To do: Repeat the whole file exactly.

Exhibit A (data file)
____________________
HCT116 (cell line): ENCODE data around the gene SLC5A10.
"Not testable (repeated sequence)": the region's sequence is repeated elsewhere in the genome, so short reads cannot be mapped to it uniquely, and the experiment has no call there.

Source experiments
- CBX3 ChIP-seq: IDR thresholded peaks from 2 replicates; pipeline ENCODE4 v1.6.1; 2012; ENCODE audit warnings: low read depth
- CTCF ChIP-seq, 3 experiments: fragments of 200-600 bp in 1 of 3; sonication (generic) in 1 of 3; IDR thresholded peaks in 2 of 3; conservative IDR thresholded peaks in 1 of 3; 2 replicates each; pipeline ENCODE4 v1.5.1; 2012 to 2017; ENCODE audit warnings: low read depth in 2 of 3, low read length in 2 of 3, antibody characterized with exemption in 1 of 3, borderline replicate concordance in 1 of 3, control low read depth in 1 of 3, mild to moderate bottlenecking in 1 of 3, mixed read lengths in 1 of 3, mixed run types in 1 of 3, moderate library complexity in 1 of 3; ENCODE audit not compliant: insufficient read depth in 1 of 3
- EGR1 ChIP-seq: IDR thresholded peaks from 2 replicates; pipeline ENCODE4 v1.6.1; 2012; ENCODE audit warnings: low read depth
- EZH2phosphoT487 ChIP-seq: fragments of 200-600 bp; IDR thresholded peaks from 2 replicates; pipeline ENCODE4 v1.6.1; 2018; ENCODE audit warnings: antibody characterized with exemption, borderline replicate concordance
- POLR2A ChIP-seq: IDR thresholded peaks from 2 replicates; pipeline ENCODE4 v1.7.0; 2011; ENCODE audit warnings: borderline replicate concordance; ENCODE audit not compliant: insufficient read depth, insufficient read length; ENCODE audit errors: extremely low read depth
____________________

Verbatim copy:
HCT116 (cell line): ENCODE data around the gene SLC5A10.
"Not testable (repeated sequence)": the region's sequence is repeated elsewhere in the genome, so short reads cannot be mapped to it uniquely, and the experiment has no call there.

Source experiments
- CBX3 ChIP-seq: IDR thresholded peaks from 2 replicates; pipeline ENCODE4 v1.6.1; 2012; ENCODE audit warnings: low read depth
- CTCF ChIP-seq, 3 experiments: fragments of 200-600 bp in 1 of 3; sonication (generic) in 1 of 3; IDR thresholded peaks in 2 of 3; conservative IDR thresholded peaks in 1 of 3; 2 replicates each; pipeline ENCODE4 v1.5.1; 2012 to 2017; ENCODE audit warnings: low read depth in 2 of 3, low read length in 2 of 3, antibody characterized with exemption in 1 of 3, borderline replicate concordance in 1 of 3, control low read depth in 1 of 3, mild to moderate bottlenecking in 1 of 3, mixed read lengths in 1 of 3, mixed run types in 1 of 3, moderate library complexity in 1 of 3; ENCODE audit not compliant: insufficient read depth in 1 of 3
- EGR1 ChIP-seq: IDR thresholded peaks from 2 replicates; pipeline ENCODE4 v1.6.1; 2012; ENCODE audit warnings: low read depth
- EZH2phosphoT487 ChIP-seq: fragments of 200-600 bp; IDR thresholded peaks from 2 replicates; pipeline ENCODE4 v1.6.1; 2018; ENCODE audit warnings: antibody characterized with exemption, borderline replicate concordance
- POLR2A ChIP-seq: IDR thresholded peaks from 2 replicates; pipeline ENCODE4 v1.7.0; 2011; ENCODE audit warnings: borderline replicate concordance; ENCODE audit not compliant: insufficient read depth, insufficient read length; ENCODE audit errors: extremely low read depth